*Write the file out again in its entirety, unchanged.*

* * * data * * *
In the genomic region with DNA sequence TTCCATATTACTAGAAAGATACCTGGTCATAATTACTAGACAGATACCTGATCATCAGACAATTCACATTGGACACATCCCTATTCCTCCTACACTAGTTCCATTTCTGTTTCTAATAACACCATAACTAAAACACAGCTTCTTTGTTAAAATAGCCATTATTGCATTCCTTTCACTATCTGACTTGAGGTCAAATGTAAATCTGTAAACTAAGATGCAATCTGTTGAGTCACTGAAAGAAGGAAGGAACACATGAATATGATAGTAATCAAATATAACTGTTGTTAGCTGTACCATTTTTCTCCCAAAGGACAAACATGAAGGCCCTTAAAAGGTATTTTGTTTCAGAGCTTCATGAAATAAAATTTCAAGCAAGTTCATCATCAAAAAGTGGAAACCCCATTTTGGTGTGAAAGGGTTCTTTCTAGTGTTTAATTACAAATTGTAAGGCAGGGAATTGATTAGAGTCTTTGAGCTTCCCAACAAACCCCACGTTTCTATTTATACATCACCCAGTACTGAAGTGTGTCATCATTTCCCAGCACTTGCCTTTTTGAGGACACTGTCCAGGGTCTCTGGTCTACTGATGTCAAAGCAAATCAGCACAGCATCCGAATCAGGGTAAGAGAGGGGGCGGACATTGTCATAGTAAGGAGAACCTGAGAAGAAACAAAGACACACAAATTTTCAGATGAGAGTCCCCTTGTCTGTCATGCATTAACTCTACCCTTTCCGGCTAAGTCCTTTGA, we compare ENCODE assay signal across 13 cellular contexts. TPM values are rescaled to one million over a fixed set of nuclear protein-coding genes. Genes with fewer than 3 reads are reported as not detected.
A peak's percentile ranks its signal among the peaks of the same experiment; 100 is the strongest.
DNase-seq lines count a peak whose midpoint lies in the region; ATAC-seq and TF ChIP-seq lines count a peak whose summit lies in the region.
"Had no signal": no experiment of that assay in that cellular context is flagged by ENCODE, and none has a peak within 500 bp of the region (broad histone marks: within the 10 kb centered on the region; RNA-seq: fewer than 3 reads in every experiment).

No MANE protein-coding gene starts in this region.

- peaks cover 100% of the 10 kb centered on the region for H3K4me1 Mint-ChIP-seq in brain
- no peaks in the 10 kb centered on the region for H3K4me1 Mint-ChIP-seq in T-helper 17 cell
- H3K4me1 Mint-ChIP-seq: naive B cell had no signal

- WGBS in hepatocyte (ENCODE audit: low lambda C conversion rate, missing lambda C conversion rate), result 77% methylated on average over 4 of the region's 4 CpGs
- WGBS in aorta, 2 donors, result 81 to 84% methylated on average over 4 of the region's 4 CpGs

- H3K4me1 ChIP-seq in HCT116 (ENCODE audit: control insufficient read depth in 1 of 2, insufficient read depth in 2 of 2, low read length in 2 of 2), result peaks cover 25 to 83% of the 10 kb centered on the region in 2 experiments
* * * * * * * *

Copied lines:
In the genomic region with DNA sequence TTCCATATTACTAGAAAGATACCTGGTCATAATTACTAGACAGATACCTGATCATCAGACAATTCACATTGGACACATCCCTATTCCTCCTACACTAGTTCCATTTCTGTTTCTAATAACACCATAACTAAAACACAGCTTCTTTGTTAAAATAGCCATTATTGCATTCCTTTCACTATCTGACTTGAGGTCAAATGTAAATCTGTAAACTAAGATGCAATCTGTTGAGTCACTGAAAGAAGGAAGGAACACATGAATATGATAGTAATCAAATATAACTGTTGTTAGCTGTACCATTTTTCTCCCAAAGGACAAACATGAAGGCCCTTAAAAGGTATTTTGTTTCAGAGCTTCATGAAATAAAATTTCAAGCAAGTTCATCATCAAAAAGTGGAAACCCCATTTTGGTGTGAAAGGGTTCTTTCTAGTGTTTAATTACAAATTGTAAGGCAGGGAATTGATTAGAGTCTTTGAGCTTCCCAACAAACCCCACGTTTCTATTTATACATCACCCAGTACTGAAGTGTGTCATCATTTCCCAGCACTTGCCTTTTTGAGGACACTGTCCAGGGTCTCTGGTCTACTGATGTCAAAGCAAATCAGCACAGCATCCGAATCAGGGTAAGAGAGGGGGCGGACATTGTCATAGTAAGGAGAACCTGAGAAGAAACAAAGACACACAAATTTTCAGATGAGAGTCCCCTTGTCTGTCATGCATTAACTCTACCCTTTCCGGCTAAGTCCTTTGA, we compare ENCODE assay signal across 13 cellular contexts. TPM values are rescaled to one million over a fixed set of nuclear protein-coding genes. Genes with fewer than 3 reads are reported as not detected.
A peak's percentile ranks its signal among the peaks of the same experiment; 100 is the strongest.
DNase-seq lines count a peak whose midpoint lies in the region; ATAC-seq and TF ChIP-seq lines count a peak whose summit lies in the region.
"Had no signal": no experiment of that assay in that cellular context is flagged by ENCODE, and none has a peak within 500 bp of the region (broad histone marks: within the 10 kb centered on the region; RNA-seq: fewer than 3 reads in every experiment).

No MANE protein-coding gene starts in this region.

- peaks cover 100% of the 10 kb centered on the region for H3K4me1 Mint-ChIP-seq in brain
- no peaks in the 10 kb centered on the region for H3K4me1 Mint-ChIP-seq in T-helper 17 cell
- H3K4me1 Mint-ChIP-seq: naive B cell had no signal

- WGBS in hepatocyte (ENCODE audit: low lambda C conversion rate, missing lambda C conversion rate), result 77% methylated on average over 4 of the region's 4 CpGs
- WGBS in aorta, 2 donors, result 81 to 84% methylated on average over 4 of the region's 4 CpGs

- H3K4me1 ChIP-seq in HCT116 (ENCODE audit: control insufficient read depth in 1 of 2, insufficient read depth in 2 of 2, low read length in 2 of 2), result peaks cover 25 to 83% of the 10 kb centered on the region in 2 experiments